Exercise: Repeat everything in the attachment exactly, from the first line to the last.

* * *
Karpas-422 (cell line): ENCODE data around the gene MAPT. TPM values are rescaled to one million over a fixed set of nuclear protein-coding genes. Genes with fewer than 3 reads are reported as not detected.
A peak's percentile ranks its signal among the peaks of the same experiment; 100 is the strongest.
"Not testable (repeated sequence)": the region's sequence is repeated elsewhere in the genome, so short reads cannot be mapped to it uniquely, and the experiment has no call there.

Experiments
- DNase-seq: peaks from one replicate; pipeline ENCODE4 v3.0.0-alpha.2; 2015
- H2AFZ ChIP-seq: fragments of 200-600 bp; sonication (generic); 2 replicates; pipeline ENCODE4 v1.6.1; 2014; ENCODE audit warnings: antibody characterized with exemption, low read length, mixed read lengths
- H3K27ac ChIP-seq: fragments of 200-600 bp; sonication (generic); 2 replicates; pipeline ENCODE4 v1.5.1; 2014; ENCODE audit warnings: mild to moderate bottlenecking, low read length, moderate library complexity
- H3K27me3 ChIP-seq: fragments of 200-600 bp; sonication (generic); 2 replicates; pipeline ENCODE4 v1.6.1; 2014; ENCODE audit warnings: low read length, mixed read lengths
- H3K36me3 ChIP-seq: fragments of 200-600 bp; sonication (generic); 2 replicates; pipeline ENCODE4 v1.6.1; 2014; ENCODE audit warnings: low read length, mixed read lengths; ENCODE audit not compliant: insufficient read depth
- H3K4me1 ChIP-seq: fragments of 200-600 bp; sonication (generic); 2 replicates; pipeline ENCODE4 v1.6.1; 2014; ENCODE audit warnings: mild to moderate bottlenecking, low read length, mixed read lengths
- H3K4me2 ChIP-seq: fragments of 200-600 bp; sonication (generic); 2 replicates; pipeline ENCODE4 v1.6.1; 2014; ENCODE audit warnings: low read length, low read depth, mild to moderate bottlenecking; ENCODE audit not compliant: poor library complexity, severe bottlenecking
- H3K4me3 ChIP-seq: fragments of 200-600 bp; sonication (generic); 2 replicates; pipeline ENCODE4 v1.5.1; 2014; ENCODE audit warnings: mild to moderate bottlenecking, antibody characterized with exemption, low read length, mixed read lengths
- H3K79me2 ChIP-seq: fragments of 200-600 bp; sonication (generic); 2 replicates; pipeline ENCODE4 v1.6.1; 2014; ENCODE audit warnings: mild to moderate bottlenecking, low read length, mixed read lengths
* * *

Karpas-422 (cell line): ENCODE data around the gene MAPT. TPM values are rescaled to one million over a fixed set of nuclear protein-coding genes. Genes with fewer than 3 reads are reported as not detected.
A peak's percentile ranks its signal among the peaks of the same experiment; 100 is the strongest.
"Not testable (repeated sequence)": the region's sequence is repeated elsewhere in the genome, so short reads cannot be mapped to it uniquely, and the experiment has no call there.

Experiments
- DNase-seq: peaks from one replicate; pipeline ENCODE4 v3.0.0-alpha.2; 2015
- H2AFZ ChIP-seq: fragments of 200-600 bp; sonication (generic); 2 replicates; pipeline ENCODE4 v1.6.1; 2014; ENCODE audit warnings: antibody characterized with exemption, low read length, mixed read lengths
- H3K27ac ChIP-seq: fragments of 200-600 bp; sonication (generic); 2 replicates; pipeline ENCODE4 v1.5.1; 2014; ENCODE audit warnings: mild to moderate bottlenecking, low read length, moderate library complexity
- H3K27me3 ChIP-seq: fragments of 200-600 bp; sonication (generic); 2 replicates; pipeline ENCODE4 v1.6.1; 2014; ENCODE audit warnings: low read length, mixed read lengths
- H3K36me3 ChIP-seq: fragments of 200-600 bp; sonication (generic); 2 replicates; pipeline ENCODE4 v1.6.1; 2014; ENCODE audit warnings: low read length, mixed read lengths; ENCODE audit not compliant: insufficient read depth
- H3K4me1 ChIP-seq: fragments of 200-600 bp; sonication (generic); 2 replicates; pipeline ENCODE4 v1.6.1; 2014; ENCODE audit warnings: mild to moderate bottlenecking, low read length, mixed read lengths
- H3K4me2 ChIP-seq: fragments of 200-600 bp; sonication (generic); 2 replicates; pipeline ENCODE4 v1.6.1; 2014; ENCODE audit warnings: low read length, low read depth, mild to moderate bottlenecking; ENCODE audit not compliant: poor library complexity, severe bottlenecking
- H3K4me3 ChIP-seq: fragments of 200-600 bp; sonication (generic); 2 replicates; pipeline ENCODE4 v1.5.1; 2014; ENCODE audit warnings: mild to moderate bottlenecking, antibody characterized with exemption, low read length, mixed read lengths
- H3K79me2 ChIP-seq: fragments of 200-600 bp; sonication (generic); 2 replicates; pipeline ENCODE4 v1.6.1; 2014; ENCODE audit warnings: mild to moderate bottlenecking, low read length, mixed read lengths